At the same time, established banks continue to increase their book of business, even as a number of new lenders have entered the capital call lending space. Given that strong credit performance remains the norm in this market, the relatively low risk profile of the product continues to make it attractive for lenders.

The Cayman Islands continues to be a pre-eminent offshore jurisdiction for the establishment of private equity funds, particularly for North American fund managers, and the exempted limited partnership (ELP) continues to be the private equity fund vehicle of choice. According to figures published by the Cayman Islands Registry of Exempted Limited Partnerships, as at the end of 2018, the number of active ELPs in the jurisdiction had risen from 22,346 to 26,011. 3,665 ELPs were registered in the Cayman Islands in 2018, and 2,274 ELPs have been registered in the Cayman Islands as at June 2019.

No doubt buoyed by the familiarity of US counsel and fund managers with Delaware LLCs, the use of the Cayman limited liability company (Cayman LLC) as a business vehicle has steadily increased since its introduction in July 2016. According to figures published by the Cayman Islands Companies Registry, there were 1,876 Cayman LLCs registered in the Cayman Islands as at March 2019, representing a 73% increase over the corresponding period in 2018.

The success of the Cayman LLC can, at least in part, be attributed to the decision by legislators, in collaboration with the private sector, to introduce a vehicle that is similar to the Delaware LLC. Familiarity with this type of vehicle facilitates usage and offers the benefit of operational consistencies across the onshore and offshore segments of fund structures.

Cayman LLCs are most commonly used as joint venture vehicles, carried interest vehicles, downstream blockers, and investment management vehicles. The authors are also aware that a handful of Cayman LLCs have been used as investor-facing fund vehicles, including by Asian-based fund managers.

Successful public and private sector discussion and collaboration are but a few of the factors contributing to Cayman’s market-leading position in this space. Others include: (i) historical familiarity with the jurisdiction by investors and fund sponsors; (ii) the increasing convergence of hedge fund and private equity sectors, as more fund managers offer and operate both products from the same platform; and (iii) Cayman law’s English common law roots, supplemented, as necessary, by local legislation, which ensures that Cayman Islands funds are recognised as internationally accepted vehicles.

Globally, Preqin’s Q3 2019 Fundraising report reflects a collective fundraising effort by private equity funds of USD103 billion of capital in Q3 2019 ending September. Although this represents a 12% decrease on Q3 2018, the figures for Q3 2018 reflect the second strongest Q3 fundraising in the last six years. According to Preqin, the 10 largest funds that closed in Q3 2019, including a couple of mega-funds, secured a combined USD56 billion, representing 50% of the total capital raised. This reflects a continuing trend whereby the more established general partners continue to account for the largest proportion of aggregate capital raised by funds closed.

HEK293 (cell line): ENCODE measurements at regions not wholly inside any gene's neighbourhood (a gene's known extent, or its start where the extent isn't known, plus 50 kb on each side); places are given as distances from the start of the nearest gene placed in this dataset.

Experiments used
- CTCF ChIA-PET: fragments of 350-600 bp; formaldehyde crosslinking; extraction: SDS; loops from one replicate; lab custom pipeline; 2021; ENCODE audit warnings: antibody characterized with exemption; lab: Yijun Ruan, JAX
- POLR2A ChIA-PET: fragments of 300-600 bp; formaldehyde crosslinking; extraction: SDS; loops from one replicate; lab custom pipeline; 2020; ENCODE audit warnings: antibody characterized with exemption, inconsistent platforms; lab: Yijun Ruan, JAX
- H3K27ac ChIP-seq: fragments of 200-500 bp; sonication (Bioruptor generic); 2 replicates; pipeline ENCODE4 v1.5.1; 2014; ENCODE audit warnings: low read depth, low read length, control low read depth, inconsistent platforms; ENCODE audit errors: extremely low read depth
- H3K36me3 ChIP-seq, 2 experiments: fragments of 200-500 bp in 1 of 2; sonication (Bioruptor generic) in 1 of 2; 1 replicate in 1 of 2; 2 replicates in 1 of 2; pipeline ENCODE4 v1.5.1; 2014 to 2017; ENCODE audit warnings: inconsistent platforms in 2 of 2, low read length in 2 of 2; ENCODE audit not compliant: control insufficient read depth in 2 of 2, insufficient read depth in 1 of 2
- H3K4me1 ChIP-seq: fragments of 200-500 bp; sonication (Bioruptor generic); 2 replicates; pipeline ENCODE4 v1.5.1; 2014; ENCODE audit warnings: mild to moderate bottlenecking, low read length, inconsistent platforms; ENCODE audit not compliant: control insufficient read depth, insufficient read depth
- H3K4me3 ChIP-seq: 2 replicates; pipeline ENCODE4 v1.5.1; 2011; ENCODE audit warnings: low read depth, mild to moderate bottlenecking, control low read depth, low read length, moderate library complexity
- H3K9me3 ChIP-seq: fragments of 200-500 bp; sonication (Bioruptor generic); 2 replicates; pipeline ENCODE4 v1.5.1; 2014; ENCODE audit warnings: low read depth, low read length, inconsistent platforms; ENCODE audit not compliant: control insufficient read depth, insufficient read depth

North America-focused funds have continued to dominate fundraising. As of the end of Q3 2019, there were 3,118 private equity funds in the market, targeting USD782 billion in institutional capital, of which more than 40%, or USD126.2 billion, was raised by North America focused funds. This geographical emphasis on the North American market corresponds with activity in the fund finance space, where Appleby’s Cayman office continues to see a steady progression of instructions in the subscription credit facility market from referrers in North America, involving traditional players and new entrants to the market. Indeed, Appleby’s Cayman office continues to be a market leader in this area, where it continues to represent the largest global banks on a variety of financing structures.

Fund formation and finance

Lending to Cayman Islands funds

Cayman Islands private equity funds have historically been registered as ELPs under the Exempted Limited Partnership Law, as amended (ELP Law). The Cayman LLC, registered under the Limited Liability Companies Law, as amended (LLC Law), is a hybrid form of business vehicle, merging certain characteristics of a Cayman Islands exempted company and an ELP.

Though registered pursuant to the ELP Law, an ELP is not a separate legal entity. Rather, an ELP reflects a contractual agreement between the partners, where the general partner is vested with certain duties and powers with respect to the business and its assets. Any rights and obligations of the general partner and the limited partners are therefore contractual in nature and will be governed by the provisions of the limited partnership agreement and any subscription agreements (and/or side letters) signed by the limited partners. The ELP’s rights and property of every description, including all choses in action and any right to make capital calls and to receive the proceeds thereof, are held by the general partner in trust as an asset of the ELP. A Cayman LLC, on the other hand, is a body corporate with separate legal personality and limited liability. It can therefore hold such property and assets and incur obligations and liabilities in its own name.